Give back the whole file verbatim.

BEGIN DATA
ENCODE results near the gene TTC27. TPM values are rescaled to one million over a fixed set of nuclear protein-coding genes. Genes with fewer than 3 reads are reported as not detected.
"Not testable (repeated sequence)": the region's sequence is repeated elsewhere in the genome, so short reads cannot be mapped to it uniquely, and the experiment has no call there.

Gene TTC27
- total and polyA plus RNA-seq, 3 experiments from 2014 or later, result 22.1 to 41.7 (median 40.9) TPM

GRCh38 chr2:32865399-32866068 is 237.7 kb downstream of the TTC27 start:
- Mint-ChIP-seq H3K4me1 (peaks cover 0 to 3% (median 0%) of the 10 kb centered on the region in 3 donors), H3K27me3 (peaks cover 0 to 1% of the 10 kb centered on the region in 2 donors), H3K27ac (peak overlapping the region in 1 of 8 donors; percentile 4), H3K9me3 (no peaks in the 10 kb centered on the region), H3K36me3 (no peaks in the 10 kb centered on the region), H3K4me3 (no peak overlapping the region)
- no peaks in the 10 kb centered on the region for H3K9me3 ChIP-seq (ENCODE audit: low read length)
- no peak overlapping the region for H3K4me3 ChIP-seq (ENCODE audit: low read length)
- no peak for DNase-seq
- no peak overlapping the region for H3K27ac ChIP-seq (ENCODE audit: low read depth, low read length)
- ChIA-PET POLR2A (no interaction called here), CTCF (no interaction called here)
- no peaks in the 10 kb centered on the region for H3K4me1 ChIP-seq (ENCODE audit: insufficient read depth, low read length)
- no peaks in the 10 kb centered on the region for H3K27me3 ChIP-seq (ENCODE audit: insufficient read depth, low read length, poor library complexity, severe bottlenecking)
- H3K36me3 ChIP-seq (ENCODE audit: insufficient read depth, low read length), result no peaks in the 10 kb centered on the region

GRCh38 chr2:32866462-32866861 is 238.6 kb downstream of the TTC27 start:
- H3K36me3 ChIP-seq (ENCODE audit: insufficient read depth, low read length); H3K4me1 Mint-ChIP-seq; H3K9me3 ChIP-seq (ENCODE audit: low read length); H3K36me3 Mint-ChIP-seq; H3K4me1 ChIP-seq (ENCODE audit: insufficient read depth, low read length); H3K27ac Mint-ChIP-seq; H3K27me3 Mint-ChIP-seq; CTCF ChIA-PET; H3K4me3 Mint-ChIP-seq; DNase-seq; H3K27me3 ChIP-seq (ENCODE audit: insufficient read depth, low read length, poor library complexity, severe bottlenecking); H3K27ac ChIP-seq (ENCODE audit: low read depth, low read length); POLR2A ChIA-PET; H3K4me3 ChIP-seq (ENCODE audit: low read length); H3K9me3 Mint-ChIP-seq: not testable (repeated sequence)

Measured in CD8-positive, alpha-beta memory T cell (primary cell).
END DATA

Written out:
ENCODE results near the gene TTC27. TPM values are rescaled to one million over a fixed set of nuclear protein-coding genes. Genes with fewer than 3 reads are reported as not detected.
"Not testable (repeated sequence)": the region's sequence is repeated elsewhere in the genome, so short reads cannot be mapped to it uniquely, and the experiment has no call there.

Gene TTC27
- total and polyA plus RNA-seq, 3 experiments from 2014 or later, result 22.1 to 41.7 (median 40.9) TPM

GRCh38 chr2:32865399-32866068 is 237.7 kb downstream of the TTC27 start:
- Mint-ChIP-seq H3K4me1 (peaks cover 0 to 3% (median 0%) of the 10 kb centered on the region in 3 donors), H3K27me3 (peaks cover 0 to 1% of the 10 kb centered on the region in 2 donors), H3K27ac (peak overlapping the region in 1 of 8 donors; percentile 4), H3K9me3 (no peaks in the 10 kb centered on the region), H3K36me3 (no peaks in the 10 kb centered on the region), H3K4me3 (no peak overlapping the region)
- no peaks in the 10 kb centered on the region for H3K9me3 ChIP-seq (ENCODE audit: low read length)
- no peak overlapping the region for H3K4me3 ChIP-seq (ENCODE audit: low read length)
- no peak for DNase-seq
- no peak overlapping the region for H3K27ac ChIP-seq (ENCODE audit: low read depth, low read length)
- ChIA-PET POLR2A (no interaction called here), CTCF (no interaction called here)
- no peaks in the 10 kb centered on the region for H3K4me1 ChIP-seq (ENCODE audit: insufficient read depth, low read length)
- no peaks in the 10 kb centered on the region for H3K27me3 ChIP-seq (ENCODE audit: insufficient read depth, low read length, poor library complexity, severe bottlenecking)
- H3K36me3 ChIP-seq (ENCODE audit: insufficient read depth, low read length), result no peaks in the 10 kb centered on the region

GRCh38 chr2:32866462-32866861 is 238.6 kb downstream of the TTC27 start:
- H3K36me3 ChIP-seq (ENCODE audit: insufficient read depth, low read length); H3K4me1 Mint-ChIP-seq; H3K9me3 ChIP-seq (ENCODE audit: low read length); H3K36me3 Mint-ChIP-seq; H3K4me1 ChIP-seq (ENCODE audit: insufficient read depth, low read length); H3K27ac Mint-ChIP-seq; H3K27me3 Mint-ChIP-seq; CTCF ChIA-PET; H3K4me3 Mint-ChIP-seq; DNase-seq; H3K27me3 ChIP-seq (ENCODE audit: insufficient read depth, low read length, poor library complexity, severe bottlenecking); H3K27ac ChIP-seq (ENCODE audit: low read depth, low read length); POLR2A ChIA-PET; H3K4me3 ChIP-seq (ENCODE audit: low read length); H3K9me3 Mint-ChIP-seq: not testable (repeated sequence)

Measured in CD8-positive, alpha-beta memory T cell (primary cell).